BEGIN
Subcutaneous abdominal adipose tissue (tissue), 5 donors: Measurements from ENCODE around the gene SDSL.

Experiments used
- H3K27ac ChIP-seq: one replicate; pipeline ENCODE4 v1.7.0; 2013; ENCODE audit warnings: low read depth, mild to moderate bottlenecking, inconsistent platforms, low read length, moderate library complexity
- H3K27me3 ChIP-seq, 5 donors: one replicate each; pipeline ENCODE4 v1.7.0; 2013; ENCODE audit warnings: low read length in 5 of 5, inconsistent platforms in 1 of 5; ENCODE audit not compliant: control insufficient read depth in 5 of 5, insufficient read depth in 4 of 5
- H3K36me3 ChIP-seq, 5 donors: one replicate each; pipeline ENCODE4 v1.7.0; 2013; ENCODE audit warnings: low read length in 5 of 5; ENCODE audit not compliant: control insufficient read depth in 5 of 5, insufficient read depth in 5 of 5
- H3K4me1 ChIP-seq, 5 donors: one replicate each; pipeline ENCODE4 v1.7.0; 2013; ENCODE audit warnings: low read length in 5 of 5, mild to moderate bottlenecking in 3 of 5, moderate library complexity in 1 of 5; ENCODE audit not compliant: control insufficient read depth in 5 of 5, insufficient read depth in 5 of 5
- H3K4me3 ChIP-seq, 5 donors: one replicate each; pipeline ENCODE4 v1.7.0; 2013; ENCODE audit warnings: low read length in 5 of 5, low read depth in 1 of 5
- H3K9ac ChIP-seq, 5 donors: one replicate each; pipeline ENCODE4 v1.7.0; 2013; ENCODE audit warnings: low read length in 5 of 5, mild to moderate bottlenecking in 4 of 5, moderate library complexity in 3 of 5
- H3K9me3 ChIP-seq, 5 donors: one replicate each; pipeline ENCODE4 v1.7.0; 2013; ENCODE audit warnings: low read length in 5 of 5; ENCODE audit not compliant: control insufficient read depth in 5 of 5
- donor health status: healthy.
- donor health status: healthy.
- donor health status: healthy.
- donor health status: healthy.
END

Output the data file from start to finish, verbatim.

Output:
Subcutaneous abdominal adipose tissue (tissue), 5 donors: Measurements from ENCODE around the gene SDSL.

Experiments used
- H3K27ac ChIP-seq: one replicate; pipeline ENCODE4 v1.7.0; 2013; ENCODE audit warnings: low read depth, mild to moderate bottlenecking, inconsistent platforms, low read length, moderate library complexity
- H3K27me3 ChIP-seq, 5 donors: one replicate each; pipeline ENCODE4 v1.7.0; 2013; ENCODE audit warnings: low read length in 5 of 5, inconsistent platforms in 1 of 5; ENCODE audit not compliant: control insufficient read depth in 5 of 5, insufficient read depth in 4 of 5
- H3K36me3 ChIP-seq, 5 donors: one replicate each; pipeline ENCODE4 v1.7.0; 2013; ENCODE audit warnings: low read length in 5 of 5; ENCODE audit not compliant: control insufficient read depth in 5 of 5, insufficient read depth in 5 of 5
- H3K4me1 ChIP-seq, 5 donors: one replicate each; pipeline ENCODE4 v1.7.0; 2013; ENCODE audit warnings: low read length in 5 of 5, mild to moderate bottlenecking in 3 of 5, moderate library complexity in 1 of 5; ENCODE audit not compliant: control insufficient read depth in 5 of 5, insufficient read depth in 5 of 5
- H3K4me3 ChIP-seq, 5 donors: one replicate each; pipeline ENCODE4 v1.7.0; 2013; ENCODE audit warnings: low read length in 5 of 5, low read depth in 1 of 5
- H3K9ac ChIP-seq, 5 donors: one replicate each; pipeline ENCODE4 v1.7.0; 2013; ENCODE audit warnings: low read length in 5 of 5, mild to moderate bottlenecking in 4 of 5, moderate library complexity in 3 of 5
- H3K9me3 ChIP-seq, 5 donors: one replicate each; pipeline ENCODE4 v1.7.0; 2013; ENCODE audit warnings: low read length in 5 of 5; ENCODE audit not compliant: control insufficient read depth in 5 of 5
- donor health status: healthy.
- donor health status: healthy.
- donor health status: healthy.
- donor health status: healthy.